By Jay Anglin, WF360 Great Lakes Migration Editor
The daisy chain of weather systems that passed through the Great Lakes region over the past two weeks has boosted waterfowl numbers throughout Michigan. Hunters across the Upper and Lower Peninsulas are reporting large movements of waterfowl, with substantial increases in numbers of mallards, black ducks, and a variety of diving duck species.
Dylan Graves, a volunteer with the Lake Superior State University DU chapter, has been hunting the massive St. Mary’s River system along the Canadian border. Graves reports that conditions have been perfect for waterfowling, with north-northwest winds and dropping temperatures.
“Snow has periodically fallen throughout the area, and it looks like some freezing temperatures will hit the area this week,” Graves says. “The diver migration is in full swing, and good numbers of long-tailed ducks, goldeneyes, and buffleheads have been spotted throughout the St. Mary’s watershed. Layout hunters have been having great success on divers recently, and fields with standing water have been good for mallards and other puddle ducks. Waterfowl hunting in the eastern U.P. is red hot right now.”
More than 200 miles to the south, in the east-central part of the state, hunters are enjoying success at Shiawassee River State Game Area near St. Charles. “As of our last report, visiting hunters have harvested 3,200 ducks and 312 geese on 2,256 trips,” reports Vic Weigold, a wildlife technician with the Michigan Department of Natural Resources (MDNR).
Throughout the state, reports indicate lesser scaup are concentrated in good numbers on traditional migration stops, including Saginaw Bay and Lake St. Clair as well as on large inland lakes.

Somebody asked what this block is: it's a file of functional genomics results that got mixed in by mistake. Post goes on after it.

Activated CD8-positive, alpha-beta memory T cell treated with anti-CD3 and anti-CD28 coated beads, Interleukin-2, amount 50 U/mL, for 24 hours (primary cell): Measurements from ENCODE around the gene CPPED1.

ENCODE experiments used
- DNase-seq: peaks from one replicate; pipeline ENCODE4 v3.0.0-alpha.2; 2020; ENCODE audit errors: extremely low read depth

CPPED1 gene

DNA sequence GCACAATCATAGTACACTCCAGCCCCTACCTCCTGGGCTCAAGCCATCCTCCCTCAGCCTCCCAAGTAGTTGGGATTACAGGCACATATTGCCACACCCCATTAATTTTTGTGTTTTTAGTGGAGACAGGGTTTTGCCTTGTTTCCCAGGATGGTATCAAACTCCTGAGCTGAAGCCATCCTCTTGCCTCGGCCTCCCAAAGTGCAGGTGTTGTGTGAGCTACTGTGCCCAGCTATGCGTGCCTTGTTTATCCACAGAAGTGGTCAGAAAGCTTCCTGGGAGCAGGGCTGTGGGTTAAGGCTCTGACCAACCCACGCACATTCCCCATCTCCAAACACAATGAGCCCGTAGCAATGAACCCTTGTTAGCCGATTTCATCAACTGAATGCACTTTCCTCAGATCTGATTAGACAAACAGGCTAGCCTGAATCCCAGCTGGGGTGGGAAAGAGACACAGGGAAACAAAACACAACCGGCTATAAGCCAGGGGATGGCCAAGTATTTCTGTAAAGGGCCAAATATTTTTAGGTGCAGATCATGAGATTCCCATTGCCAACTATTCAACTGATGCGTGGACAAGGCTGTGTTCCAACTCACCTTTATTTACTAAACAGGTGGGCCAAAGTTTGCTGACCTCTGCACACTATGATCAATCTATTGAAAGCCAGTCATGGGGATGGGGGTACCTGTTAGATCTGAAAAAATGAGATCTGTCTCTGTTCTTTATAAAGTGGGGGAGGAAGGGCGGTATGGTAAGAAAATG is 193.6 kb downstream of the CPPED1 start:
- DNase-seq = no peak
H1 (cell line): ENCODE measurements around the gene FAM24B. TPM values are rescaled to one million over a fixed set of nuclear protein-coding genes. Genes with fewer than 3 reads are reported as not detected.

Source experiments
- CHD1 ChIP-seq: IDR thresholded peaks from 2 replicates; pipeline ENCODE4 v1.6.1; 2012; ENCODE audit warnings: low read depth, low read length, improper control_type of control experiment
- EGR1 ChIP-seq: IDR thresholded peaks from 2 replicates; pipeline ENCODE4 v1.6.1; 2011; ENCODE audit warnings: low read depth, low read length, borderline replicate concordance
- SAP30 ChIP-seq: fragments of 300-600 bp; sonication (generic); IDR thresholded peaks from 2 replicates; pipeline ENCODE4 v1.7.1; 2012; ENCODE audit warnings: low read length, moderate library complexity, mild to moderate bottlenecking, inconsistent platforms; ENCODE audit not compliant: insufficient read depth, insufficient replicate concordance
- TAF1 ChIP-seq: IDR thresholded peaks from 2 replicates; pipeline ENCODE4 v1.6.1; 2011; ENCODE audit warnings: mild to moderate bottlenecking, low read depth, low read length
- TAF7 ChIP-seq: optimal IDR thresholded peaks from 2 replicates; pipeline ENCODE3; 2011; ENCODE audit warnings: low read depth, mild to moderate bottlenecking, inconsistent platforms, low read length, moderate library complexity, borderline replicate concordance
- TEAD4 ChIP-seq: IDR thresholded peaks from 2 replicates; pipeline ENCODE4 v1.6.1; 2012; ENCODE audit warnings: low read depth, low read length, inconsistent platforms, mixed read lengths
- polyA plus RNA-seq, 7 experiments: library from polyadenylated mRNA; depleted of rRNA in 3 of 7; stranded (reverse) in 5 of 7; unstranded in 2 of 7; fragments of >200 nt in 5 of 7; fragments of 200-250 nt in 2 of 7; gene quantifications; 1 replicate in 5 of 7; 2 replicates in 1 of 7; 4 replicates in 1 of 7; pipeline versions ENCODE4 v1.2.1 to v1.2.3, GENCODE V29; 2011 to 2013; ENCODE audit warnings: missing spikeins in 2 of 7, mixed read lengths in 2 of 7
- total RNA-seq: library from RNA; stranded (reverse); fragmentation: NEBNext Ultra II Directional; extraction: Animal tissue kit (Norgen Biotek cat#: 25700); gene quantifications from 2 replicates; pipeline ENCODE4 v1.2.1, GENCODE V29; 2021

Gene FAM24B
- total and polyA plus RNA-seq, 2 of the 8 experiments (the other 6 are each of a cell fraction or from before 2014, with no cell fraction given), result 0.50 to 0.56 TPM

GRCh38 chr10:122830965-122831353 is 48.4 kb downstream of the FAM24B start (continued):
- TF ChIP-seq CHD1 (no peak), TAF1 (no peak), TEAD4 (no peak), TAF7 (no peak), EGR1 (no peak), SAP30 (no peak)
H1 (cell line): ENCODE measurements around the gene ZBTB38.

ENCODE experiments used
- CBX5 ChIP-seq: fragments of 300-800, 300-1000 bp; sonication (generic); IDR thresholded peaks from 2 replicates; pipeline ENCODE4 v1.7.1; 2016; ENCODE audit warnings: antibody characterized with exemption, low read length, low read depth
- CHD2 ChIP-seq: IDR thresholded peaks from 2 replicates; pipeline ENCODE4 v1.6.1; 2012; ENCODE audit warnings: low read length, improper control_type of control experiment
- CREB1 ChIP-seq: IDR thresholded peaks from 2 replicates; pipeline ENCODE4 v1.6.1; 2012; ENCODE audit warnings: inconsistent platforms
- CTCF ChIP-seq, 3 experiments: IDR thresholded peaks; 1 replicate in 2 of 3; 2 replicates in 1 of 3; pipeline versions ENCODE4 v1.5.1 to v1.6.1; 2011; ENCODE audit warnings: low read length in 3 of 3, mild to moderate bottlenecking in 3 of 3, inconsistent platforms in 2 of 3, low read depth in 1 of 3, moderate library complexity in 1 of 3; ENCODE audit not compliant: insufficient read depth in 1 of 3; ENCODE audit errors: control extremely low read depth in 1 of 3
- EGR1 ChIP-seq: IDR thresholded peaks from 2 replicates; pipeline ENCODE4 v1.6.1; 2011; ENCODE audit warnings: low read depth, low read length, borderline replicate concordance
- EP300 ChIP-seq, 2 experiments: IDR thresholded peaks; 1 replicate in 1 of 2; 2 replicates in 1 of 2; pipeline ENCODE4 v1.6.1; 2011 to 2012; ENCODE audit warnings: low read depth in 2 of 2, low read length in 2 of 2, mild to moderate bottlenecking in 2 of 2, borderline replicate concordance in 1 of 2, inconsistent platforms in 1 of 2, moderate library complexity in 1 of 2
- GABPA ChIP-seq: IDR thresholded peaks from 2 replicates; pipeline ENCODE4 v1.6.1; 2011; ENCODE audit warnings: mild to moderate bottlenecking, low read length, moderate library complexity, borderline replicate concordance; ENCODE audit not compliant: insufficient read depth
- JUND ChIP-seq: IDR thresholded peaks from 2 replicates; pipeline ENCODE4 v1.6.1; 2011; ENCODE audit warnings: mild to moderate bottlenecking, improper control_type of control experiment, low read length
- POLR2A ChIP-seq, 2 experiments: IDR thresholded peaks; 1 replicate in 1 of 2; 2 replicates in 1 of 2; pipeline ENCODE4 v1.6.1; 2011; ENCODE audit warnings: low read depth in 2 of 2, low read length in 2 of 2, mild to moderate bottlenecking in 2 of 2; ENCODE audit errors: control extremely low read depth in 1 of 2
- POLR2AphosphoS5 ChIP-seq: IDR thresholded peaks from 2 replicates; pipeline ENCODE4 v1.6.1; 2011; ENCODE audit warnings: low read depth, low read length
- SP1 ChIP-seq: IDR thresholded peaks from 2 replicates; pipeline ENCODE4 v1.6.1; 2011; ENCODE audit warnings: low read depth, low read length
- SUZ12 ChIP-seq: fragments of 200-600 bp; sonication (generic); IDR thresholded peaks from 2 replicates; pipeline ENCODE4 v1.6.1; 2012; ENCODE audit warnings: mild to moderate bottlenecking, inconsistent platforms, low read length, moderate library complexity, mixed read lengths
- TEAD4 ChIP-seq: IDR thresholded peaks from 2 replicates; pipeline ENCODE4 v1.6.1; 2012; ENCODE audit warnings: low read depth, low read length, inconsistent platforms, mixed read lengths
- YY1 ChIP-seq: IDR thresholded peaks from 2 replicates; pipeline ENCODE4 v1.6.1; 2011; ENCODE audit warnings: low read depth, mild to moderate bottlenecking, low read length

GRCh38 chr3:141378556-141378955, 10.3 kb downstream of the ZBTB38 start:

John Darling, a wildlife technician at the St. Clair Flats Wildlife Area, reports, “Duck numbers on the refuge are up to around 20,000 birds, including many more mallards than the previous week. The hunting remains pretty darn good, with 1,442 ducks taken this week for an average daily harvest of 1.3 ducks per hunter. Our totals for the year are up to 3,659 ducks in 2,487 hunter trips, for an average of 1.47 birds per hunter.”
DU volunteer Robert Schaumann says hunting has also been good in western Michigan. “I’ve only been out three times since the season opened, but I’ve harvested 18 ducks. It doesn’t get any better than that,” Schaumann says.
Reports from southern-tier counties indicate excellent hunting overall. Heavy rain from weekend storms has flooded many low-lying areas in harvested grainfields. As of Sunday afternoon, waterfowl were already keying on some of these temporarily flooded fields.
“Duck hunting has been slow but steady,” explains Mike Richardson, a wildlife technician at the MDNR’s Fennville Farm Unit in southwest Michigan. “We should start seeing new ducks based on the forecast for this coming week. We have had a good variety of birds, including pintails, wigeon, gadwalls, mallards and black ducks. Wood ducks have definitely thinned out, but Canada geese are abundant.
“The Allegan GMU goose season starts Nov. 11, with a youth only hunt on the opener. I expect that will be a very good hunt as the latest survey indicated roughly 4,200 Canadas. We even have around 200 snows and some greater white-fronted geese. It’s unusual to see that many snow geese in this area.”
Michigan waterfowlers should get their cold-weather gear ready and possibly make arrangements to take a few days off. With frigid temperatures to the north, much of Michigan’s valuable waterfowl habitat is poised to host peak numbers of ducks and geese over the next couple of weeks.
Jay Anglin is an avid hunter, fisherman, and guide from LaPorte, Indiana. A veteran writer, Anglin, holds a biology degree from Northern Michigan University. He will be providing migration updates from the Great Lakes Region throughout the 2017-2018 waterfowl season.